The new products target SMBs and arrive only a few weeks after the company focused on midsize entities with the ExpressPod, a scaled-down version of its FlexPod, co-developed with Cisco, that aims to make enterprise-class capabilities more accessible to smaller organizations.
The FAS3220 offers eight processor cores, double the number of its predecessor, the FAS3210. The company claims the extra computing muscle will boost performance by up to 80% over existing midrange systems. The new product also betters the FAS3210's system memory by 140%, with as much as 24 Gbytes available. Drive slots have received attention, as well; the number has doubled from 240 to 480, meaning that 3-Tbyte configurations can support up to 1.4 petabytes of storage in single rack. The number of PCIe expansion slots, meanwhile, has been increased from four to 12.
The FAS3250, which replaces the FAS3240, is positioned slightly up-market from the 3220. It offers 16 processing cores, twice the number of its predecessor, and 40 Gbytes of system memory, a 150% improvement. NetApp claims the upgrades yield a performance boost of 70% relative to the 3240. Like the FAS3220, the 3250 offers more room for drives; its collection of 720 slots can support up to 2.1 petabytes of storage.
Like all products in the FAS product family, which ranges from the FAS2220 on the low end to the FAS/V6280 on the high end, the new offerings run NetApp's Data ONTAP OS, which allows a FAS infrastructure to scale performance across 24 storage nodes and maintain full operations during otherwise disruptive events, such as maintenance. The company markets the OS--which offers data protection, scalability, thin provisioning, thin clones, backup and disaster recovery--as a simple way of managing shared resources.
NetApp also claims that the platform's storage technology allows companies to reduce disk purchases by up to 50%. In an interview, Nathan Moffitt, the company's director of Storage Platform Marketing, and Raj Das, the director of Product Management for FAS System, emphasized ONTAP's use of flash storage as a differentiating feature. This includes traffic pattern analysis that automates tiering across a pool of SSDs and HDDs, and server-level flash cache to improve I/O.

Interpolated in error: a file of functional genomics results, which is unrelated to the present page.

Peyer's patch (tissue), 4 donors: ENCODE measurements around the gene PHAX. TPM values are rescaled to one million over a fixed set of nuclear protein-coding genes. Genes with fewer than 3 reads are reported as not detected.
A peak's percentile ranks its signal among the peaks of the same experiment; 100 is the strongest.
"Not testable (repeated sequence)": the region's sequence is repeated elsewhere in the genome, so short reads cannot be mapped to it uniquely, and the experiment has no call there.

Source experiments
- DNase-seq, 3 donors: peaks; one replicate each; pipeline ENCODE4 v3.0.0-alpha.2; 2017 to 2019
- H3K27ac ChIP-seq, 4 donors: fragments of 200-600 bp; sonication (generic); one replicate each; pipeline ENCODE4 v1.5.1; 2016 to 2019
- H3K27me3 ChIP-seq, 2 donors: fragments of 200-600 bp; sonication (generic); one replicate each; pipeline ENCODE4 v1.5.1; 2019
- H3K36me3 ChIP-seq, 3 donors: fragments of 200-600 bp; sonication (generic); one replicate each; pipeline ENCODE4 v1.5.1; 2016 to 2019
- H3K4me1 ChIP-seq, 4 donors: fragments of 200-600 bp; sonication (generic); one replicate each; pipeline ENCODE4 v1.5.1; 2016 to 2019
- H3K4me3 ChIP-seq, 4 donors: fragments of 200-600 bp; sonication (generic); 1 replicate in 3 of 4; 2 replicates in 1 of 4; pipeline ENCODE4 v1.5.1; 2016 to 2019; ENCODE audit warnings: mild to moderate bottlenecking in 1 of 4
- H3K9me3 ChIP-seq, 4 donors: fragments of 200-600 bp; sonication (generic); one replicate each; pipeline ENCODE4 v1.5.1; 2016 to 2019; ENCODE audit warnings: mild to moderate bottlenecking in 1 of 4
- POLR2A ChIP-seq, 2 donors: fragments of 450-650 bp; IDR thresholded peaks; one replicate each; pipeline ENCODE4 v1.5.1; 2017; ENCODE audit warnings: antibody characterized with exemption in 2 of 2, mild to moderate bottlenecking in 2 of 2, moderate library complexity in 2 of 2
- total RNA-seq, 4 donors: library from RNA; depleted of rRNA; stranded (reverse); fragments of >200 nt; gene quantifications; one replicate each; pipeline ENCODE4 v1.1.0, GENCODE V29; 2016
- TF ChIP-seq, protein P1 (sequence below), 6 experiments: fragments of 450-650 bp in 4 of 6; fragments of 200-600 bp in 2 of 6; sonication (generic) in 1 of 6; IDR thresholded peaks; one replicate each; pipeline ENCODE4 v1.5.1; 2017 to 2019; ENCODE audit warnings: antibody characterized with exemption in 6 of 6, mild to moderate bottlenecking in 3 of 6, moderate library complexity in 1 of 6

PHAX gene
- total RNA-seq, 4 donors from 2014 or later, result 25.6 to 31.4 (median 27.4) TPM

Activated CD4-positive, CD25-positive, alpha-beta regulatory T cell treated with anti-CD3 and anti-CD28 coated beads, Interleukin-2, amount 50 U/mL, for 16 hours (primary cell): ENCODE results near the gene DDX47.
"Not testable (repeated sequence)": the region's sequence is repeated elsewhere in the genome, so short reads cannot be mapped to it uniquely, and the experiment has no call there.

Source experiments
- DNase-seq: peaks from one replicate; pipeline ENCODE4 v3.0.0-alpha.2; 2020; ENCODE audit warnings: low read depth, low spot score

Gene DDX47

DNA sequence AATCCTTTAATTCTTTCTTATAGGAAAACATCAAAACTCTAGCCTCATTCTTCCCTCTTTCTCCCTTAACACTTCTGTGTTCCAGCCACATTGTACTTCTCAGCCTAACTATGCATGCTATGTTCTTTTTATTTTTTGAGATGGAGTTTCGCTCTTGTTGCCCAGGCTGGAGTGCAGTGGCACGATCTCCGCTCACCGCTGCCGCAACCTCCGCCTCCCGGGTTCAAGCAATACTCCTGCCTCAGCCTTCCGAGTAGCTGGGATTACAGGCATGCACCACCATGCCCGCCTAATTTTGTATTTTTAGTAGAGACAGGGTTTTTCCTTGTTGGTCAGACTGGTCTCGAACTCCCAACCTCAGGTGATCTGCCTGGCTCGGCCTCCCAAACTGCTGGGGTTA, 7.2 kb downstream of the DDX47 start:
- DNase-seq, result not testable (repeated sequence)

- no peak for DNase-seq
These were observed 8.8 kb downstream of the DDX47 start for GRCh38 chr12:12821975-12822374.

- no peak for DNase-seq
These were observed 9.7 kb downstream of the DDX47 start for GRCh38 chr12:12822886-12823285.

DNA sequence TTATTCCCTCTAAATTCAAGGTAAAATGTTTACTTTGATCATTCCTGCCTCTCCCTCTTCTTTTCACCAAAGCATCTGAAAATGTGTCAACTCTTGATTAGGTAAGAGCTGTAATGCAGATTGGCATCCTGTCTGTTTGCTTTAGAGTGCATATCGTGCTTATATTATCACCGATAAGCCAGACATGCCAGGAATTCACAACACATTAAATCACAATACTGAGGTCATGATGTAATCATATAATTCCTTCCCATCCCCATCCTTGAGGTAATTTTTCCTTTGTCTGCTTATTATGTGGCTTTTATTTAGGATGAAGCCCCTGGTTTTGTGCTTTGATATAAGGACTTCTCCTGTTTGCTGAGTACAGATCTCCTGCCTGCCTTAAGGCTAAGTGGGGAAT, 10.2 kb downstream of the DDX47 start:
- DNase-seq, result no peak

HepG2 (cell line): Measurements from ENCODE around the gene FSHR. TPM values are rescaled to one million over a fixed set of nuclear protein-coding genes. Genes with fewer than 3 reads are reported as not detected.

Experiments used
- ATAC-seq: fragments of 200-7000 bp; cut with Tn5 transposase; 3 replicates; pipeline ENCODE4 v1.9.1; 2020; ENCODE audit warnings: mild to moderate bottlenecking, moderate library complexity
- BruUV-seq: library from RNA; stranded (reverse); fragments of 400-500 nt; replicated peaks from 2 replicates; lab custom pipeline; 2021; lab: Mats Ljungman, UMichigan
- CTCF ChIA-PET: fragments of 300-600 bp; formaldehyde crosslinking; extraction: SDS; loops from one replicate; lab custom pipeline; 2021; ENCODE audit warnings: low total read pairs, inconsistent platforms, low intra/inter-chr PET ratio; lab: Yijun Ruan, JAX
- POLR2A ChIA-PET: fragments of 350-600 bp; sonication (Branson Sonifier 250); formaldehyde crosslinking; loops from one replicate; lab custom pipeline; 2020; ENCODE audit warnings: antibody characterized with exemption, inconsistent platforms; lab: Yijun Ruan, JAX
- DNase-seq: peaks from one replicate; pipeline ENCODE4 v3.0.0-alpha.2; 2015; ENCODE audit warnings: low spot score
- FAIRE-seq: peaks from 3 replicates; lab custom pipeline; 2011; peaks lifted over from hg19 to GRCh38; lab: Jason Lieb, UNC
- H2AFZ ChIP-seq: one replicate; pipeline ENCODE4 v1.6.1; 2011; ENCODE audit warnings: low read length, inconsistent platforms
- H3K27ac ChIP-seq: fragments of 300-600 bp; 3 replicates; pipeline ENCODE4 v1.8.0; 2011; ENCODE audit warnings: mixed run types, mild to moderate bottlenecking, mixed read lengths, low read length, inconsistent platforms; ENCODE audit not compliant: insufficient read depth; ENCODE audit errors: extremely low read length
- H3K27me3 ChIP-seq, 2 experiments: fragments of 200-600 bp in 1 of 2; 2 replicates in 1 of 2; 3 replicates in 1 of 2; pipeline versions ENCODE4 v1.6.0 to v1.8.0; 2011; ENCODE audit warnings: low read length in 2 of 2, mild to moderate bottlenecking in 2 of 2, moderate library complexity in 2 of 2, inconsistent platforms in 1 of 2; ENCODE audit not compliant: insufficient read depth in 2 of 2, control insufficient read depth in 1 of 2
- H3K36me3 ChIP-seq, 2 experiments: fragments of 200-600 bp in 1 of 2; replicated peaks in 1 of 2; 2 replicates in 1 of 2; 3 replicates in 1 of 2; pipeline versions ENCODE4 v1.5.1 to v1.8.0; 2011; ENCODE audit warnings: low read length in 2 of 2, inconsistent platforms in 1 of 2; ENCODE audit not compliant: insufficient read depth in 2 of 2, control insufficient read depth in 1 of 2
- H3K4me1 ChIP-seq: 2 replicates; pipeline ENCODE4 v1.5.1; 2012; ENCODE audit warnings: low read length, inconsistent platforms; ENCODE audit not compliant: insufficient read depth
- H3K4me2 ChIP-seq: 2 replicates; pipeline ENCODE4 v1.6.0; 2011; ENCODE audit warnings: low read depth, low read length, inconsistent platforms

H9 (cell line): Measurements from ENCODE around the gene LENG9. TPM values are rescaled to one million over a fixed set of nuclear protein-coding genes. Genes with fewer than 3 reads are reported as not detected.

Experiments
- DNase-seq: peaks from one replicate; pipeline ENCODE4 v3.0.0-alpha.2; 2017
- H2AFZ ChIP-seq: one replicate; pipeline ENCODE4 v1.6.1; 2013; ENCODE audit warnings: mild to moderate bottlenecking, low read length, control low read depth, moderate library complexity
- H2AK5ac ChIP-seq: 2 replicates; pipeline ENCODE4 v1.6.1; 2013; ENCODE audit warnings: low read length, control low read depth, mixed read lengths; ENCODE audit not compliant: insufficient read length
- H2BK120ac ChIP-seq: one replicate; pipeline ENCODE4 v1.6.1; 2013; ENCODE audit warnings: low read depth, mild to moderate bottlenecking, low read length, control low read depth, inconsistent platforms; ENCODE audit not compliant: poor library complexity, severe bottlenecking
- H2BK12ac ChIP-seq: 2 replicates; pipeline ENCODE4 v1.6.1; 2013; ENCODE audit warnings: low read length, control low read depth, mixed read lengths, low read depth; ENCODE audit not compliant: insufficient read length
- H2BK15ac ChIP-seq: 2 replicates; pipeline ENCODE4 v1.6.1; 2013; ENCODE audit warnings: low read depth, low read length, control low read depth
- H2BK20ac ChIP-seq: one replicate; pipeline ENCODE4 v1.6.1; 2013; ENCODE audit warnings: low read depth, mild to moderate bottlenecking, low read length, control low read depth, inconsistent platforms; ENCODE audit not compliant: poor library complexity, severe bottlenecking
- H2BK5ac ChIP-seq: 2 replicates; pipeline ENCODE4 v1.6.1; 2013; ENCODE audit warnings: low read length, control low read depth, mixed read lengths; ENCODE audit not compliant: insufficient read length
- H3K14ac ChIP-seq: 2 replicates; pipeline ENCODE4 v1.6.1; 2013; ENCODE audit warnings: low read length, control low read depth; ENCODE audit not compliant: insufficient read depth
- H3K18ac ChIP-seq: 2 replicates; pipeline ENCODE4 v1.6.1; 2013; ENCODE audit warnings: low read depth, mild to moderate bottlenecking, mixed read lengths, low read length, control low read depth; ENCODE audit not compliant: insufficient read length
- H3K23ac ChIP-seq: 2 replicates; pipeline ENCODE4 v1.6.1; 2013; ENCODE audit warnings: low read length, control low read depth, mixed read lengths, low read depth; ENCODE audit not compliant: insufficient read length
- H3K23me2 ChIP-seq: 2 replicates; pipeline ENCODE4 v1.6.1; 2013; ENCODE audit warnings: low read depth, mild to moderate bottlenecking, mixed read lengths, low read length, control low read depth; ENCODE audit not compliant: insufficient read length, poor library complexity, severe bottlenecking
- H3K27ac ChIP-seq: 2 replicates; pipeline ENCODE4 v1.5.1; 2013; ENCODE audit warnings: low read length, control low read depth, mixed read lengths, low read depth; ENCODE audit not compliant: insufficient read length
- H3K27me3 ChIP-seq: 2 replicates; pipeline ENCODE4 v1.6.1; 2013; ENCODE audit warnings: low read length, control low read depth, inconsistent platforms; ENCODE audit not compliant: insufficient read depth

Das explained that flash at the controller level decreases latency by intelligently caching recently read data while also accelerating the drives behind it. This allows, he said, "hot data that is re-read all the time" to be summoned quickly while "colder data" sits on the HDDs.
In an interview, Gartner research director Gene Ruth said that from "a broad brush perspective, all the major vendors have storage options that introduce SSDs and auto-tiering, or a cache-type capability based on flash, or all-SSD appliances, or cache based on flash that goes inside the server." He said NetApp might offer "some nuances" but that on a practical level, the company's technology falls within "alternative approaches that all the competitors put forward."
For instance, this September Hitachi Data Systems launched its Hitachi Unified Storage VM line, which offers both Flash and HDD and provides a variety of storage virtualization options, including auto-tiering, thin provisioning and replication.
Even so, Ruth added, that NetApp's OS is a point of differentiation in terms of ease of management and upgrade paths. "[There is] no change to the management paradigm; it looks and feels the same" across products, he said, noting this quality "is not true for other competitors."
The FAS3220 and FAS3250 were both made immediately available. NetApp is offering 0% financing until April to customers trading up to the new systems.